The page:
Morgan Freeman’s Tragedy

Director John Woo likes to use doves during his slow motion action scenes. It gives them a certain grace and spectacle as gunfire explodes. Vanquish uses seagulls. Water rats with wings. There’s no better visual to depict Vanquish than a seagull flock trying to escape being on camera, or being noticed as part of this movie.

Vanquish isn’t merely a bad movie, like one of Bruce Willis’ nonsense roles lately. Instead, it’s a dreadful, tiresome, incoherent sequence of images, stitched together to loosely suggest a plot. After the opening credits take nearly seven minutes to finish, Vanquish becomes an action thriller resembling something from the post-Matrix early ‘00s. The mind races back to the insufferable Crazy Six, of which Vanquish is equally garish and wildly edited in a failed emulation.

Vanquish becomes an action thriller resembling something from the post-Matrix early ‘00s

Imagine the Midnight Run writer pairing with Morgan Freeman, only for the result to be… this. Freeman spends the movie confined to a wheelchair, talking into a headset to Ruby Rose who’s murdering drug runners for him. Most shots go close on Freeman who picks at his gray beard in a not-so-thrilling, repetitive visual.

If there’s a point to Vanquish, it’s showing corruption that runs through all elements in society. The church, the cops, the politicians; all become involved in the illegal trade. Even Freeman, who begins Vanquish as a lauded police hero succumbs to crime. Rose agrees because she can’t afford her daughter’s medical bills, another tiny commentary, all of it then unwound as the incomprehensible “style” railroads this total disaster.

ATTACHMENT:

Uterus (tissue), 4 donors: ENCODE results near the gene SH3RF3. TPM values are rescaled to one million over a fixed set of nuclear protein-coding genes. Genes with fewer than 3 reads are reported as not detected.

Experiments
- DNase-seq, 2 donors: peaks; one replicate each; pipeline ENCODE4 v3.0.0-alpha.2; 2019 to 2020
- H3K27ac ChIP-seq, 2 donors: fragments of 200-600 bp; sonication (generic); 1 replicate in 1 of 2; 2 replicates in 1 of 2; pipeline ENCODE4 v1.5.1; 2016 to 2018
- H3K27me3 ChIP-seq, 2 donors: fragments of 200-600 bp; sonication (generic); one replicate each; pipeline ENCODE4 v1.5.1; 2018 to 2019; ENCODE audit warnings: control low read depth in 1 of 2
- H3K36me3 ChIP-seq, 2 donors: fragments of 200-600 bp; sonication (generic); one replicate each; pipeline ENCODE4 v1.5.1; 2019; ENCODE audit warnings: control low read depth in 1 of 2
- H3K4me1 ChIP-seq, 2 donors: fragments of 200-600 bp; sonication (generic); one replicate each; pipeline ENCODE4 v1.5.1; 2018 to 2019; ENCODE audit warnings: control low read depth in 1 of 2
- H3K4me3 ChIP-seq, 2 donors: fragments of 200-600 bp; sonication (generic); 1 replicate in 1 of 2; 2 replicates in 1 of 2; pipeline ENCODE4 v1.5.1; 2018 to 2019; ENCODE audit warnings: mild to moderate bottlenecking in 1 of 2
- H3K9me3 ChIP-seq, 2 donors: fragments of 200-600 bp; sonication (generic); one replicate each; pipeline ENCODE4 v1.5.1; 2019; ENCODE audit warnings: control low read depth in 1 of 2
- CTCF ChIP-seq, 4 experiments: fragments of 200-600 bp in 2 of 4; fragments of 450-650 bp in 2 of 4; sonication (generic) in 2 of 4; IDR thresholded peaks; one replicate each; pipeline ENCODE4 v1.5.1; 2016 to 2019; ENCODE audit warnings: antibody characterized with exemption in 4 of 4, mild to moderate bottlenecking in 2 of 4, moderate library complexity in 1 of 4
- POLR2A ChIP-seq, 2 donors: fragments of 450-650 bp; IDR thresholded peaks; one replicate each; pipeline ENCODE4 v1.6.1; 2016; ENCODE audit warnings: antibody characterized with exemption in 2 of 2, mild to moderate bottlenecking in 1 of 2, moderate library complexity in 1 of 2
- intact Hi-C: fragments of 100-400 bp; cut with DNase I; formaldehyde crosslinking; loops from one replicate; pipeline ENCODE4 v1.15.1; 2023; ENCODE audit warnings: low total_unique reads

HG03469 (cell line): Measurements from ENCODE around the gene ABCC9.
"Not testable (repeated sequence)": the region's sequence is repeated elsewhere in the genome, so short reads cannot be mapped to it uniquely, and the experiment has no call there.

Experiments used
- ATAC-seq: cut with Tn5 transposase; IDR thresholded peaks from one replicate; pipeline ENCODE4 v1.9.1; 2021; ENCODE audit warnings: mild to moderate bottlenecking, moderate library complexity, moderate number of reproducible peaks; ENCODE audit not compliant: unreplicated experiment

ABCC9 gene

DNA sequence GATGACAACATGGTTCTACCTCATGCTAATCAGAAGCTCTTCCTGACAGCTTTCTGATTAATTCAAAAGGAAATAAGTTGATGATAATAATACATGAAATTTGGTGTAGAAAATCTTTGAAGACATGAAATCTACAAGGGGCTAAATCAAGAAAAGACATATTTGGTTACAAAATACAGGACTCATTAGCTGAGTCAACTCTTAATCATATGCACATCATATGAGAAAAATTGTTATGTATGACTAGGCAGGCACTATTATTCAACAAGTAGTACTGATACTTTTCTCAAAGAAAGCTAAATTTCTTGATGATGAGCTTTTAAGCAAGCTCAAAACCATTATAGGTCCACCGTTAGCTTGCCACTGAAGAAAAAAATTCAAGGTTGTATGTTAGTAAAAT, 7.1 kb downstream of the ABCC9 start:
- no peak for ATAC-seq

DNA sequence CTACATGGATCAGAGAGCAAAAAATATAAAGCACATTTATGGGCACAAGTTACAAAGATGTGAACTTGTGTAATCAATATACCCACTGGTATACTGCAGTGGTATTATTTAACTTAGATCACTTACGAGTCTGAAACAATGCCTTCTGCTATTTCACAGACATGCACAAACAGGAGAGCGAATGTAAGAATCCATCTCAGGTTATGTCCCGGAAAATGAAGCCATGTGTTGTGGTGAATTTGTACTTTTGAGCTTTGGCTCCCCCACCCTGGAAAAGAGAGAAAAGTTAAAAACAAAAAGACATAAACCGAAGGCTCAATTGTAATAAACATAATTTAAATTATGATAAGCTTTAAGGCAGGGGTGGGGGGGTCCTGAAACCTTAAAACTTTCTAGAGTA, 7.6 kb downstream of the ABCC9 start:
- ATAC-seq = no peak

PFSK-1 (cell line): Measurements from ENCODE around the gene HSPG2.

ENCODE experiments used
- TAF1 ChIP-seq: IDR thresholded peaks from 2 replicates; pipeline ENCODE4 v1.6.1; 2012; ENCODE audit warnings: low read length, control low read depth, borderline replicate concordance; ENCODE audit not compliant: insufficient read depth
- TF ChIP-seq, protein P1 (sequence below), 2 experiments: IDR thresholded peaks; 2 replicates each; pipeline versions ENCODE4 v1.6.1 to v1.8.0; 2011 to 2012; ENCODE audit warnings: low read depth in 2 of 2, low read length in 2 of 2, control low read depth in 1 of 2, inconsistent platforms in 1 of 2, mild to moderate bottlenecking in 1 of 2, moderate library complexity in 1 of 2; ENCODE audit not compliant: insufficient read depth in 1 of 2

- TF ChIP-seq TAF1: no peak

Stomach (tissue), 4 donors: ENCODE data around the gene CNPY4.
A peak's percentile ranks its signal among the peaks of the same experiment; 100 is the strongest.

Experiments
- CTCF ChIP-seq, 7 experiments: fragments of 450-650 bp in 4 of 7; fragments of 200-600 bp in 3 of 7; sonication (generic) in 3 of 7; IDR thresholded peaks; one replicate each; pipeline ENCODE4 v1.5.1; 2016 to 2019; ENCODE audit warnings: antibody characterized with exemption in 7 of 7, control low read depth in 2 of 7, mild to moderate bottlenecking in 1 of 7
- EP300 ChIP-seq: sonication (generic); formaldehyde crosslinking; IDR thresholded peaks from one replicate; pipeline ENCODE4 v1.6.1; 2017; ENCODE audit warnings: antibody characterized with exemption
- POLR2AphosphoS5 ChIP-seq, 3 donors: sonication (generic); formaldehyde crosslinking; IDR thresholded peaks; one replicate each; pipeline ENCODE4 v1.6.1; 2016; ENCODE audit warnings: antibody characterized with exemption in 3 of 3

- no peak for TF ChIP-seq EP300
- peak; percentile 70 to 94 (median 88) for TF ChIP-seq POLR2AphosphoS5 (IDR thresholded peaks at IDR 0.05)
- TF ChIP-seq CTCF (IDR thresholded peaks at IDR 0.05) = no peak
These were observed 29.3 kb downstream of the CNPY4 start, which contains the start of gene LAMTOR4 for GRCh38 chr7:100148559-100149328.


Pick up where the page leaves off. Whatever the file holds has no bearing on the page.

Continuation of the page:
Rose’s victims range from racially stereotyped gangs, an arrogant politician, and at the worst, a galling gay cliché played by Joel Michaely that counts as offensive if anyone actually saw Vanquish. Hopefully they never do.


Ignoring the erratic camerawork and attempted “style” that causes things to veer wildly shot-to-shot, Vanquish’s base appears decent. There’s enough digital clarity to grab detail. Fidelity is fair, slightly smoothed, possibly to reduce noise given the fuzziness in other moments. Visual separation between scenes proves drastic.

Wild color grading goes all over the place. Sometimes sickly yellows and neon greens dominate. Inside Freeman’s house, purples and blues rush into the imagery. There’s minimal natural saturation anywhere, Vanquish flooded with wild color grading decisions. At times it’s attractive. The disc does well to keep things in check, aside from banding.

Like the rest, black levels run to extremes. While not heavy on crush – shadow detail sticks around – the image density sinks to deep black. Same with contrast, hearty and bright, begging for HDR, even if that might prove blinding in practice.


There’s decent low-end punch via the DTS-HD mix. Guns, explosions, ambient club music, and car engines all produce deep rumble. It’s satisfying. A tight response saves this otherwise mediocre track.

Barely any audio moves through the rears. A lengthy car chase barely sends vehicles between the front soundstage, let alone the surrounds. Little effort is made to establish spacing, and less so to create a sense of place.


A commentary from director George Gallows and editor Yvan Gauthier, and that’s all.

  • Video
  • Audio
  • Extras


The worst thing Morgan Freeman’s ever been a part of, Vanquish goes beyond typical bad movie norms and establishes a new low in the modern era.

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